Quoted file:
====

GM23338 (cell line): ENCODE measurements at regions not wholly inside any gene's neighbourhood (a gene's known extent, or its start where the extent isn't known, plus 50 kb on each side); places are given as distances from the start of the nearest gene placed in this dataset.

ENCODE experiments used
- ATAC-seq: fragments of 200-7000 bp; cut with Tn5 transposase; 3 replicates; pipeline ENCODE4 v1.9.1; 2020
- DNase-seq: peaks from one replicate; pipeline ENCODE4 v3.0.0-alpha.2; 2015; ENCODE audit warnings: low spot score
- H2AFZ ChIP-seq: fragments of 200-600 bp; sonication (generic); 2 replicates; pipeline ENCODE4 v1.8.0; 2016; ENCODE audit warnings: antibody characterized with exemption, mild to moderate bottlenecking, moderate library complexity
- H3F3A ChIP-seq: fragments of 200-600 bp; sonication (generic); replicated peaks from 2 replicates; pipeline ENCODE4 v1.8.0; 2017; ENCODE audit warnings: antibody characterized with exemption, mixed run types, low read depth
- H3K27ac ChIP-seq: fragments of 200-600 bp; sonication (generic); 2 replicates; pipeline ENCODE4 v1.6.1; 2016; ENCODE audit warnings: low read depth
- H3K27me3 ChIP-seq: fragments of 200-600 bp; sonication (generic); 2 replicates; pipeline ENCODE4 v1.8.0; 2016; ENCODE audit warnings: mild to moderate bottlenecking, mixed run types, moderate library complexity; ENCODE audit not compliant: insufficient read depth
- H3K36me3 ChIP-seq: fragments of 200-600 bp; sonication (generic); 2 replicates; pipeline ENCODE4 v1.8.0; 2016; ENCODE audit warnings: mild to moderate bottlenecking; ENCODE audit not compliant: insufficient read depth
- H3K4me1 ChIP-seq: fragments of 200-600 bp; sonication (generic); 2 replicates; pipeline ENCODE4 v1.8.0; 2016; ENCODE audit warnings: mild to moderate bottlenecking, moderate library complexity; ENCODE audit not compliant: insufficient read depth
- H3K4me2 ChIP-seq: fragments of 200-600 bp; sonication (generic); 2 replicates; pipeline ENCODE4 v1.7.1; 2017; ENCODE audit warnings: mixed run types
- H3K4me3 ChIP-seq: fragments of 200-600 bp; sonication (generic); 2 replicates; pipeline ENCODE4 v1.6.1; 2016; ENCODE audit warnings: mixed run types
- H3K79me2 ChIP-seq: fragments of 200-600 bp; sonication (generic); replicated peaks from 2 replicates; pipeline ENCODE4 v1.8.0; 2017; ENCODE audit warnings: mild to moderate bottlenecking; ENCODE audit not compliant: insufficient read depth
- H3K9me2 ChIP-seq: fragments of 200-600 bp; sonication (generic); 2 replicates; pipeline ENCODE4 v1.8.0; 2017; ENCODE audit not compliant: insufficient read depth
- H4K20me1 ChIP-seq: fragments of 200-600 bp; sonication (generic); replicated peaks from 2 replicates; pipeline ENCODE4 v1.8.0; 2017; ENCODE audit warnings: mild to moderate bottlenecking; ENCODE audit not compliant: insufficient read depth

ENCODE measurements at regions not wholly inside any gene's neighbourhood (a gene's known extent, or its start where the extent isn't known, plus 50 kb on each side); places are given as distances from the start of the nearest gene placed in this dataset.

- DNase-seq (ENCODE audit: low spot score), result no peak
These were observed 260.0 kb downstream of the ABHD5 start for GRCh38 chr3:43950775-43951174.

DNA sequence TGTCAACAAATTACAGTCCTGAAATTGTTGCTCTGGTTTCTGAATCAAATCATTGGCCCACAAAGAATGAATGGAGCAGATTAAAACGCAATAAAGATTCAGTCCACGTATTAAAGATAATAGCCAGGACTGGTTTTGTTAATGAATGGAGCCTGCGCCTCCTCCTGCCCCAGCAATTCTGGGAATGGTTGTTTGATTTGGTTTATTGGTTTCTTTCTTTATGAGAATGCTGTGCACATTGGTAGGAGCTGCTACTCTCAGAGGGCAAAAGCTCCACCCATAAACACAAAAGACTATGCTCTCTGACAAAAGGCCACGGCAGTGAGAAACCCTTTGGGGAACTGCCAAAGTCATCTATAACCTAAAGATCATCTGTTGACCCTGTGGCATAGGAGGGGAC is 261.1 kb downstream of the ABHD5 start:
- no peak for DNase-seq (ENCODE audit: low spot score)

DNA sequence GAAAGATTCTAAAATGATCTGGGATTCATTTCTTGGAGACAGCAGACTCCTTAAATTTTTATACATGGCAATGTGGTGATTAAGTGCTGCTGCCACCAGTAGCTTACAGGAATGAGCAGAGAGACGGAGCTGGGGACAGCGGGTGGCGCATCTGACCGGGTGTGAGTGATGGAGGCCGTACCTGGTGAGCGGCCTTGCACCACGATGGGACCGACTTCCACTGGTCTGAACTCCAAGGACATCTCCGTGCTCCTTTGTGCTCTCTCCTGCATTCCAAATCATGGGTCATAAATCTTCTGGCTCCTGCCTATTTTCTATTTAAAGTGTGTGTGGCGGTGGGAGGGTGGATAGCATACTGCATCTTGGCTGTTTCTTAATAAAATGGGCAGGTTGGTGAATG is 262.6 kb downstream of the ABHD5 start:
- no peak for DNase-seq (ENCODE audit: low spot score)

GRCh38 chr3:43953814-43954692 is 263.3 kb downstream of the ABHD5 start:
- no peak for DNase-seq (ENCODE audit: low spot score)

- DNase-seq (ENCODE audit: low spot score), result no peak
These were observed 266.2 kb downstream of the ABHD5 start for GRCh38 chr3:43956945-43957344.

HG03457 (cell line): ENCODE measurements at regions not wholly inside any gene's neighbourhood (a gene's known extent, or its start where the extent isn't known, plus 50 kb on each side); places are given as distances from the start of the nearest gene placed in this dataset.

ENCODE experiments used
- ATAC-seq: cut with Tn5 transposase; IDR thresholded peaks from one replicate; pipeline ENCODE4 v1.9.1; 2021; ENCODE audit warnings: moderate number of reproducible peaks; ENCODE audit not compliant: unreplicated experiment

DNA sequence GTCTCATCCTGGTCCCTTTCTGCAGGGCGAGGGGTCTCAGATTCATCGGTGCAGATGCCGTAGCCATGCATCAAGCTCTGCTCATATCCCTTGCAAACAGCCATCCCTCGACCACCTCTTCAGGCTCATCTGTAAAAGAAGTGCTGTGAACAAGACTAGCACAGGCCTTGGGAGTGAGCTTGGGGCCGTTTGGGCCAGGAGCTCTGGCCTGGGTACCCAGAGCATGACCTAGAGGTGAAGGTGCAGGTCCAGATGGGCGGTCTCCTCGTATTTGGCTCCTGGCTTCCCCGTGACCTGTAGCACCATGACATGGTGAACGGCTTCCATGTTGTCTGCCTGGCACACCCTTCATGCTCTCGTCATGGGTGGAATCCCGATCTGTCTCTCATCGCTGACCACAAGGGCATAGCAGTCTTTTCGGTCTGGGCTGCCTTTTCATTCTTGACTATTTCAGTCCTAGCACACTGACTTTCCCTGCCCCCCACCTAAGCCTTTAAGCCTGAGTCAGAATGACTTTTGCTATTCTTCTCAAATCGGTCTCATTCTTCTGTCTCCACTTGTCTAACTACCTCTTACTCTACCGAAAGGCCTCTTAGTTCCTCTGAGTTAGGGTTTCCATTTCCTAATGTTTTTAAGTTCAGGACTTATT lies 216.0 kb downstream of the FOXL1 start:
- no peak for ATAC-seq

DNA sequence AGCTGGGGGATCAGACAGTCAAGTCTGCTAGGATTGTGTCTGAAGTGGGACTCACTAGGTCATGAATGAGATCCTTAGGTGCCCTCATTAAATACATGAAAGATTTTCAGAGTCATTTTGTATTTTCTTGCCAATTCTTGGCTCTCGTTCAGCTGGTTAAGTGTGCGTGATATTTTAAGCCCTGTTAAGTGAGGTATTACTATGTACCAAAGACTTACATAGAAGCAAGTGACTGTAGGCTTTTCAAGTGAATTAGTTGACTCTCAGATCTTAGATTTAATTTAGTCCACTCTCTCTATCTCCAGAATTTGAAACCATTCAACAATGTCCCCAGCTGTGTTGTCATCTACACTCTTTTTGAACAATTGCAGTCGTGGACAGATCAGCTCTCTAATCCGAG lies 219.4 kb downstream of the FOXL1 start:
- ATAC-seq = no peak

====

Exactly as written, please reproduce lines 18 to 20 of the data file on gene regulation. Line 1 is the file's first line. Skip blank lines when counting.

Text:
These were observed 260.0 kb downstream of the ABHD5 start for GRCh38 chr3:43950775-43951174.

DNA sequence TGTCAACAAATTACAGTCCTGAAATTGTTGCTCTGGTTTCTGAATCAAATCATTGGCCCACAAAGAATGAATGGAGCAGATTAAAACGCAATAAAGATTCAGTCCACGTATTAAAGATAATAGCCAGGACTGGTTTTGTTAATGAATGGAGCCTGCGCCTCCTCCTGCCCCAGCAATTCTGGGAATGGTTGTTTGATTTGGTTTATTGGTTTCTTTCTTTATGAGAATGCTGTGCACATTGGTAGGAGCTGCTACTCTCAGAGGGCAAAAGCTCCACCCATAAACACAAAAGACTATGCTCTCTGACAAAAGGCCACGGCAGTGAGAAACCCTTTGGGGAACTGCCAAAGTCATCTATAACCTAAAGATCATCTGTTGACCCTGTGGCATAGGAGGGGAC is 261.1 kb downstream of the ABHD5 start:
- no peak for DNase-seq (ENCODE audit: low spot score)